May 1st, 2012
08:00 PM ET

What we owe Egypt

Editor's Note: James A. Robinson and Daron Acemoglu are co-authors of Why Nations Fail: The Origins of Power, Prosperity, and PovertyFor more, visit Project Syndicate or follow it onTwitter or Facebook .

By James A. Robinson and Daron Acemoglu, Project Syndicate

The question that still underlies much thinking about economic development is this: What can we do to kick-start economic growth and reduce poverty around the world? The “we” is sometimes the World Bank, sometimes the United States and other rich countries, and sometimes professors of development economics and their students huddled in a seminar room. It is on this question that the entire development-aid complex is based.

But what has transformed Tunisia, Egypt, and Libya over the last two years has not been efforts by the outside world to improve these societies or their economies, but grassroots social movements intent on changing their countries’ political systems. It started in Tunisia, where the revolution swept President Zine El Abidine Ben Ali’s repressive regime out of power. It then spread to Egypt and Libya, ending Hosni Mubarak’s and Moammar Gadhafi's even more repressive and corrupt regimes.

The people who poured into the streets and risked their lives were fed up with the repression and the poverty that these regimes caused. The average Egyptian’s income level, for example, is just 12% of the average American’s, and Egyptians can expect to die 10 years sooner. Fully 20% of the population lives in dire poverty.

The protesters in Tahrir Square perceived the cause of Egypt’s poverty in its non-responsive, repressive political system, its corrupt government, and the general lack of equality of opportunity in every sphere of their lives. They saw their current leaders as part of the problem, not part of the solution. By contrast, most outsiders, asking “What can we do?”, emphasized geographic or cultural factors, or some purely economic “poverty trap,” whose effects should be countered by foreign aid and advice.

There should be no illusion that the transformation that the protesters started will be smooth. Many previous revolutions have deposed one set of corrupt rulers only to bring in a new bunch who are equally corrupt, vicious, and repressive. There is also no guarantee that the previous elites will not be able to re-constitute similar regimes.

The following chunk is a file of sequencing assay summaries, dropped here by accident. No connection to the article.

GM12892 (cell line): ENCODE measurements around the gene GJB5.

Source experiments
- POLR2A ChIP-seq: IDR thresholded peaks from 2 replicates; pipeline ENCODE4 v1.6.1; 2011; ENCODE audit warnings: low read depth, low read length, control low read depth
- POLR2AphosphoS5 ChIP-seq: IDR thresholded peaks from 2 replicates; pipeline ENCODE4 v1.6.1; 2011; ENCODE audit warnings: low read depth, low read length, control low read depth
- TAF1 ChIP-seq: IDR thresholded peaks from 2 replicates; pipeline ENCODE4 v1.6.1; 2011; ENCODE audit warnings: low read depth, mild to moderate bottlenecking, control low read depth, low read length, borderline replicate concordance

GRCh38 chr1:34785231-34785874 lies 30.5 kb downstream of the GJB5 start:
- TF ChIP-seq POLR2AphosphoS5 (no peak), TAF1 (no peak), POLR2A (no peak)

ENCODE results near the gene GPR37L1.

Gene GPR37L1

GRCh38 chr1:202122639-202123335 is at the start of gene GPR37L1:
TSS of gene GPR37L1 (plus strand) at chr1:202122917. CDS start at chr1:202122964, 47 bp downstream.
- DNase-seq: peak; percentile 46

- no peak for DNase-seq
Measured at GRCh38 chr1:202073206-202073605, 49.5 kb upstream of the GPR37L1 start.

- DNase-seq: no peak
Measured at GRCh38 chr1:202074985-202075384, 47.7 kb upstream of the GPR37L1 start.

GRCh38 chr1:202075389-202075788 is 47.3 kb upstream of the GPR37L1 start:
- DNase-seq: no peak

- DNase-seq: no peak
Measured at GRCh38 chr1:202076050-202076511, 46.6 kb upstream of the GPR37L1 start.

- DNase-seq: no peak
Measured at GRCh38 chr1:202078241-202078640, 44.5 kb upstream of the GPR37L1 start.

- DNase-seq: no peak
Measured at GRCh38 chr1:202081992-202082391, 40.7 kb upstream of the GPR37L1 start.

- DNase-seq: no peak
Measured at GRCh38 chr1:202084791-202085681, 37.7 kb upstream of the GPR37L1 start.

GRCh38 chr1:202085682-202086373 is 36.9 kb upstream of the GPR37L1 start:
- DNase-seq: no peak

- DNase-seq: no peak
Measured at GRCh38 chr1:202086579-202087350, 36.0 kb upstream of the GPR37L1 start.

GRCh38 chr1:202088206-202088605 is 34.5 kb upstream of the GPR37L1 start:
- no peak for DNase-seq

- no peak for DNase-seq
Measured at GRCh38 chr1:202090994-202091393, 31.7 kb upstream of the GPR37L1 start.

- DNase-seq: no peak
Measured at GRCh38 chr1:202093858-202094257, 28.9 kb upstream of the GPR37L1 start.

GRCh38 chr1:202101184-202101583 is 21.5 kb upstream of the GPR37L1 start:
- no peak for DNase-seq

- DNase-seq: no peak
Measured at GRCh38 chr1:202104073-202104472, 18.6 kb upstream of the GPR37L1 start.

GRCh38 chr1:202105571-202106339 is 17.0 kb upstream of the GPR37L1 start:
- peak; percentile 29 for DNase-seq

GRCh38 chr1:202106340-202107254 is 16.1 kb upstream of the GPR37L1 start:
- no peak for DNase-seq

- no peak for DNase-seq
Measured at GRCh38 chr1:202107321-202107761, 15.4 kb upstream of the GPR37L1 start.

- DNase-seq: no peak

Indeed, the military, the bulwark of Mubarak’s regime, is now in charge in Egypt, and has been repressing, jailing, and killing protesters who dare to stand up. Most recently, it has unveiled plans to write a new constitution before the presidential election, and its electoral commission has disqualified 10 of the 23 presidential candidates on flimsy grounds. And, if the military loosens the reins, the Muslim Brotherhood could take over and form its own authoritarian, non-representative regime.

But there are also grounds to be optimistic. The genie is out of the bottle, and people know that they have the power to topple governments, and, more generally, that their political activism has consequences. That is why people have continued to fill Tahrir Square whenever the military has tried to consolidate its power and suppress dissent.

Though it is ultimately the Egyptian people who will decide the country’s fate, and whether it can finally take decisive steps towards more inclusive political institutions, this does not mean that outsiders can do nothing. In fact, there is much that “we” can do – even if none of it will be central to the outcome.

For example, the U.S. will again give more than $1.5 billion of aid to Egypt this year. But who is receiving that aid? Unfortunately, it is not the people who are trying to change their country’s future, but the Egyptian military and the same politicians who ruled Egypt under the previous regime.

The least we owe to the Egyptian people is to stop supporting their repression. That does not mean cutting foreign aid. On the contrary, though foreign aid will not by itself transform Egypt’s society or economy, and though some of it will inevitably be wasted and fall into the wrong hands, it can still do some good. More important, the US and the international community can work to ensure that the bulk of the funds go not to the military and to business-as-usual politicians, but to grassroots causes and groups.

In fact, foreign aid can also be used as a small inducement for national dialogue in Egypt. For example, foreign aid could be placed under the stewardship of a committee of representatives from different social factions, including the civil-society groups at the center of the uprising and the Muslim Brotherhood, with the clear understanding that if the committee fails to agree, the aid will not be disbursed. This would force the military and the elites to work together with opposition groups that they often attempt to sideline.